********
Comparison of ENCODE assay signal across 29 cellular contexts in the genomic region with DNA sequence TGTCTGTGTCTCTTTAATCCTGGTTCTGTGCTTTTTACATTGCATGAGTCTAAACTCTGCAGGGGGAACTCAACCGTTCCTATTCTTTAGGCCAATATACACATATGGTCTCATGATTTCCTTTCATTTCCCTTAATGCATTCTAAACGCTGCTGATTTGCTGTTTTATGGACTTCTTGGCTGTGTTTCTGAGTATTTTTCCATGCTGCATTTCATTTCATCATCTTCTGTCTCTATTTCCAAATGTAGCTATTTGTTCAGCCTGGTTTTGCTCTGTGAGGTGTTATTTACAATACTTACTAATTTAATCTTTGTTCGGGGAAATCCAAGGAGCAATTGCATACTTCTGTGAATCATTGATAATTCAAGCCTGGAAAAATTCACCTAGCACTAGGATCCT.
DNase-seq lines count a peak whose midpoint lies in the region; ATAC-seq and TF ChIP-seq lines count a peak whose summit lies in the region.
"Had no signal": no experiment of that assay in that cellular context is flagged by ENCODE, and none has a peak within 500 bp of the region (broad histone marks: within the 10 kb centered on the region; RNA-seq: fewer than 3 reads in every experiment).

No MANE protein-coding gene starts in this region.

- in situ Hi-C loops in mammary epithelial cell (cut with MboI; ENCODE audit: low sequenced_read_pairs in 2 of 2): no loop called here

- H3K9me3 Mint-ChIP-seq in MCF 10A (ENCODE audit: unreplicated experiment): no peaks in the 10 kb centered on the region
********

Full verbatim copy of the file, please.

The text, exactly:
Comparison of ENCODE assay signal across 29 cellular contexts in the genomic region with DNA sequence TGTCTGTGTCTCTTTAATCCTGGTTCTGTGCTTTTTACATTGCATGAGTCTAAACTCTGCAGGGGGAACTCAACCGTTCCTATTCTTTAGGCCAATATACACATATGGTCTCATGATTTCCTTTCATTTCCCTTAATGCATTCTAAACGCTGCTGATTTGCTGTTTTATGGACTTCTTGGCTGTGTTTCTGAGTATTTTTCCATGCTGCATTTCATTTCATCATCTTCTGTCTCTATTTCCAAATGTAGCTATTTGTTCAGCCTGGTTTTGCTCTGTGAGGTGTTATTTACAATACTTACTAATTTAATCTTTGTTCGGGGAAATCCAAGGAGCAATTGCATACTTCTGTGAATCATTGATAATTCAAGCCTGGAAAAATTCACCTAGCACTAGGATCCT.
DNase-seq lines count a peak whose midpoint lies in the region; ATAC-seq and TF ChIP-seq lines count a peak whose summit lies in the region.
"Had no signal": no experiment of that assay in that cellular context is flagged by ENCODE, and none has a peak within 500 bp of the region (broad histone marks: within the 10 kb centered on the region; RNA-seq: fewer than 3 reads in every experiment).

No MANE protein-coding gene starts in this region.

- in situ Hi-C loops in mammary epithelial cell (cut with MboI; ENCODE audit: low sequenced_read_pairs in 2 of 2): no loop called here

- H3K9me3 Mint-ChIP-seq in MCF 10A (ENCODE audit: unreplicated experiment): no peaks in the 10 kb centered on the region